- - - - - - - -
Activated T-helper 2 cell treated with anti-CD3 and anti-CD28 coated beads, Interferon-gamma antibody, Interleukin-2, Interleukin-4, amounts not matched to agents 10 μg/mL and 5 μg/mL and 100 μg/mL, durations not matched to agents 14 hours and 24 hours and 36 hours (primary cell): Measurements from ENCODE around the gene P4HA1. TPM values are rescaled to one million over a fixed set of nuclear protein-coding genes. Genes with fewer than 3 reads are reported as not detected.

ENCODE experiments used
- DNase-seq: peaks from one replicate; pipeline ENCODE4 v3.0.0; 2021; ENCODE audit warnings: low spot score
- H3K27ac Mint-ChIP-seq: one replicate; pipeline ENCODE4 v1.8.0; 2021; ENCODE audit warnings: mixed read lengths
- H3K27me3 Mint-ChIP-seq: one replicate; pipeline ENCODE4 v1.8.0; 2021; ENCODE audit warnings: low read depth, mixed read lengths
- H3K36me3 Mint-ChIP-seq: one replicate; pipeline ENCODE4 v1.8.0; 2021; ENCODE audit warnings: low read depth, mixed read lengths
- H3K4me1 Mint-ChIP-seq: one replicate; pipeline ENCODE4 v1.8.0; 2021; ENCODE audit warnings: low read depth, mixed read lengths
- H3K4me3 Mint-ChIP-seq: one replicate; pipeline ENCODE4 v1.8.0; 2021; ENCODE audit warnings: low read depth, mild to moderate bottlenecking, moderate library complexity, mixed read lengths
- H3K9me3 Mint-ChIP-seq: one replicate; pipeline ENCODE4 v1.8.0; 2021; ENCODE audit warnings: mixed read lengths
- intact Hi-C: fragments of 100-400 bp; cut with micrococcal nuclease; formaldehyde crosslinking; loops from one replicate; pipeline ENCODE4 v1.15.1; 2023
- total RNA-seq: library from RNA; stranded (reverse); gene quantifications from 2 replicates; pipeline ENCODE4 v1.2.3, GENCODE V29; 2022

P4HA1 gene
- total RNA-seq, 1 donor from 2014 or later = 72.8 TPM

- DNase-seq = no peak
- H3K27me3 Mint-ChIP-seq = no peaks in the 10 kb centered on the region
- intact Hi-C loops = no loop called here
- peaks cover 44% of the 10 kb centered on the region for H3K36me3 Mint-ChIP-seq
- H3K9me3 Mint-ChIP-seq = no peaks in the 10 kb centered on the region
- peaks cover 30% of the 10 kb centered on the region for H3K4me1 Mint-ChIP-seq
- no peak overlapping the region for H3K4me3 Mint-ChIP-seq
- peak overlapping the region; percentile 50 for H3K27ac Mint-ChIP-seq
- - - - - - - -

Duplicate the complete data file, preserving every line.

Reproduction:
Activated T-helper 2 cell treated with anti-CD3 and anti-CD28 coated beads, Interferon-gamma antibody, Interleukin-2, Interleukin-4, amounts not matched to agents 10 μg/mL and 5 μg/mL and 100 μg/mL, durations not matched to agents 14 hours and 24 hours and 36 hours (primary cell): Measurements from ENCODE around the gene P4HA1. TPM values are rescaled to one million over a fixed set of nuclear protein-coding genes. Genes with fewer than 3 reads are reported as not detected.

ENCODE experiments used
- DNase-seq: peaks from one replicate; pipeline ENCODE4 v3.0.0; 2021; ENCODE audit warnings: low spot score
- H3K27ac Mint-ChIP-seq: one replicate; pipeline ENCODE4 v1.8.0; 2021; ENCODE audit warnings: mixed read lengths
- H3K27me3 Mint-ChIP-seq: one replicate; pipeline ENCODE4 v1.8.0; 2021; ENCODE audit warnings: low read depth, mixed read lengths
- H3K36me3 Mint-ChIP-seq: one replicate; pipeline ENCODE4 v1.8.0; 2021; ENCODE audit warnings: low read depth, mixed read lengths
- H3K4me1 Mint-ChIP-seq: one replicate; pipeline ENCODE4 v1.8.0; 2021; ENCODE audit warnings: low read depth, mixed read lengths
- H3K4me3 Mint-ChIP-seq: one replicate; pipeline ENCODE4 v1.8.0; 2021; ENCODE audit warnings: low read depth, mild to moderate bottlenecking, moderate library complexity, mixed read lengths
- H3K9me3 Mint-ChIP-seq: one replicate; pipeline ENCODE4 v1.8.0; 2021; ENCODE audit warnings: mixed read lengths
- intact Hi-C: fragments of 100-400 bp; cut with micrococcal nuclease; formaldehyde crosslinking; loops from one replicate; pipeline ENCODE4 v1.15.1; 2023
- total RNA-seq: library from RNA; stranded (reverse); gene quantifications from 2 replicates; pipeline ENCODE4 v1.2.3, GENCODE V29; 2022

P4HA1 gene
- total RNA-seq, 1 donor from 2014 or later = 72.8 TPM

- DNase-seq = no peak
- H3K27me3 Mint-ChIP-seq = no peaks in the 10 kb centered on the region
- intact Hi-C loops = no loop called here
- peaks cover 44% of the 10 kb centered on the region for H3K36me3 Mint-ChIP-seq
- H3K9me3 Mint-ChIP-seq = no peaks in the 10 kb centered on the region
- peaks cover 30% of the 10 kb centered on the region for H3K4me1 Mint-ChIP-seq
- no peak overlapping the region for H3K4me3 Mint-ChIP-seq
- peak overlapping the region; percentile 50 for H3K27ac Mint-ChIP-seq